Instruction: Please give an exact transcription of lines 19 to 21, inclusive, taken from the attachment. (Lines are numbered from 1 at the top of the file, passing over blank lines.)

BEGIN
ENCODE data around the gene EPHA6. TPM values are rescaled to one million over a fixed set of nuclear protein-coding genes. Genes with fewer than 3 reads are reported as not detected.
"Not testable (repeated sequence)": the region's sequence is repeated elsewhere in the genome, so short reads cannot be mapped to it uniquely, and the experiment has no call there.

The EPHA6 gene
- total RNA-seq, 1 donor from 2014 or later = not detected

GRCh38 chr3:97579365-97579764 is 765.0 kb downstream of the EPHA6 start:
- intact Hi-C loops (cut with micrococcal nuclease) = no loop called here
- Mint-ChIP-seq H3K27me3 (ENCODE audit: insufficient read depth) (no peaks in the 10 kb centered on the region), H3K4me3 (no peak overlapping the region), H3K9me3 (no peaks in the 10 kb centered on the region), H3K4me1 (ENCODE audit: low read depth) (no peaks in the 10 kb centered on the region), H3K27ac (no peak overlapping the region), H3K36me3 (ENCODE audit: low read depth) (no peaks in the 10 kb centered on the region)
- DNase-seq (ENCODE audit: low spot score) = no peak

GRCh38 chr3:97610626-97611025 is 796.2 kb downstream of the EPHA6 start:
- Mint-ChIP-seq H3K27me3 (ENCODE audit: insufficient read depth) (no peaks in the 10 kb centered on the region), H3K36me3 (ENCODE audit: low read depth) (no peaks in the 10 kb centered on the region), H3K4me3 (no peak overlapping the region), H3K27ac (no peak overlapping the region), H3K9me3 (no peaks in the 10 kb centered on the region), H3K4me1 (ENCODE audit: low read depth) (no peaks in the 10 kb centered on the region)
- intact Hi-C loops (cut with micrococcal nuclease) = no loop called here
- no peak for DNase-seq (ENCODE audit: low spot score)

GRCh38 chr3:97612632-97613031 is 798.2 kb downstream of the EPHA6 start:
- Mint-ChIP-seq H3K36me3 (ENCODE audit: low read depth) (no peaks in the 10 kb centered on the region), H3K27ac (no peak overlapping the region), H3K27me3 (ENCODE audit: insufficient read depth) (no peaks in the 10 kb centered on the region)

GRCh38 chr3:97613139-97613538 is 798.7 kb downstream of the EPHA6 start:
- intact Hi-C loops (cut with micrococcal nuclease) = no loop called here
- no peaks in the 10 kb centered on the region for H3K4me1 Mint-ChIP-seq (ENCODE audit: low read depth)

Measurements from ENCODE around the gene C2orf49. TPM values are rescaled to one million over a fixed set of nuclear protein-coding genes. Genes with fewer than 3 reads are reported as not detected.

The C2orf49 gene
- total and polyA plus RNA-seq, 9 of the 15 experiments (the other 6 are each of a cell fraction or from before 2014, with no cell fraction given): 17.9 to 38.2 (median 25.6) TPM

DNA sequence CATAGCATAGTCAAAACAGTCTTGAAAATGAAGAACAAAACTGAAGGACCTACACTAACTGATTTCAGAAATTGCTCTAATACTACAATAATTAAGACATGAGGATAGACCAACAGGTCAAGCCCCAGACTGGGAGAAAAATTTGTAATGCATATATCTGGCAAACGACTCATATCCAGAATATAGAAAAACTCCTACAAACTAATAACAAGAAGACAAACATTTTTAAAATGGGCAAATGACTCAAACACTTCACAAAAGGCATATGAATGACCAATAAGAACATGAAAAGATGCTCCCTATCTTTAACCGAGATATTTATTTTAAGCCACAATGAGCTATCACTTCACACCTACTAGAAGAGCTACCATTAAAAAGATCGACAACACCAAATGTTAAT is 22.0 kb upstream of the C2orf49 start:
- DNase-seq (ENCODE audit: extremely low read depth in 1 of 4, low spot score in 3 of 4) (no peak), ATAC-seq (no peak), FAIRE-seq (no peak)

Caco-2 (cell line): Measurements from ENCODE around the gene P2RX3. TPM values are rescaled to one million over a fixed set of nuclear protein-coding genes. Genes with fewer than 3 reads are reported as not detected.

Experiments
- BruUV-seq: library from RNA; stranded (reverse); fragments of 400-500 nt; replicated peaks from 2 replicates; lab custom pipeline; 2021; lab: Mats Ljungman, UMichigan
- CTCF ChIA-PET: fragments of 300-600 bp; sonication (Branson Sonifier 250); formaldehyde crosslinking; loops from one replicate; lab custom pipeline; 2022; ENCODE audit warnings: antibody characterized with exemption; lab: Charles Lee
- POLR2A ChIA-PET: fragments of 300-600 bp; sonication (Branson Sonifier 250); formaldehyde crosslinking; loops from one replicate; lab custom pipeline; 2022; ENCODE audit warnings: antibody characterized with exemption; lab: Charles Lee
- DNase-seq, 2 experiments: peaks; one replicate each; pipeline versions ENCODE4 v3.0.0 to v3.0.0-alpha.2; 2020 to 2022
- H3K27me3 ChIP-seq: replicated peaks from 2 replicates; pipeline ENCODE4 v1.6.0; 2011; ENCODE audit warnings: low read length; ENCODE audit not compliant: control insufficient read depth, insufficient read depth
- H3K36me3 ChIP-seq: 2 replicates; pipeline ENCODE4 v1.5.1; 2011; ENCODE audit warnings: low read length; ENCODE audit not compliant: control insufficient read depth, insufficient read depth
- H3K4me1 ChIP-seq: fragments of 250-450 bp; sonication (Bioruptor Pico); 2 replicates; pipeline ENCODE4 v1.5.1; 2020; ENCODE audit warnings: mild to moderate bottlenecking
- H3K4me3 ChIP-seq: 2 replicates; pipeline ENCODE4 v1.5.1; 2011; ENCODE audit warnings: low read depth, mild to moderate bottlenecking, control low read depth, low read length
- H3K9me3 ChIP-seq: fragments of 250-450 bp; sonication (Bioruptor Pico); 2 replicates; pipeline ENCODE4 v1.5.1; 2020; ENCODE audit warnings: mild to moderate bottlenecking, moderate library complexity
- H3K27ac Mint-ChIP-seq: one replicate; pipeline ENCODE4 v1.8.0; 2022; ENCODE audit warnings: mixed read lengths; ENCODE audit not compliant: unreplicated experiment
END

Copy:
The C2orf49 gene
- total and polyA plus RNA-seq, 9 of the 15 experiments (the other 6 are each of a cell fraction or from before 2014, with no cell fraction given): 17.9 to 38.2 (median 25.6) TPM

DNA sequence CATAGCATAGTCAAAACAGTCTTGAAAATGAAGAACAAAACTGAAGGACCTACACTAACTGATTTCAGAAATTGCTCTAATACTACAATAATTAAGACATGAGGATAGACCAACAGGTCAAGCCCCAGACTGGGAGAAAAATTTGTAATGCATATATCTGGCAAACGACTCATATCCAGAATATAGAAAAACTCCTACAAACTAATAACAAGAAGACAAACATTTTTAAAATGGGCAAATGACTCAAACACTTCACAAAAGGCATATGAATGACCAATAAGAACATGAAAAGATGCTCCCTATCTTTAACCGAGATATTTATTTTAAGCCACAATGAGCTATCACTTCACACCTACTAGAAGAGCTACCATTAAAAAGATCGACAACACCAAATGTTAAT is 22.0 kb upstream of the C2orf49 start: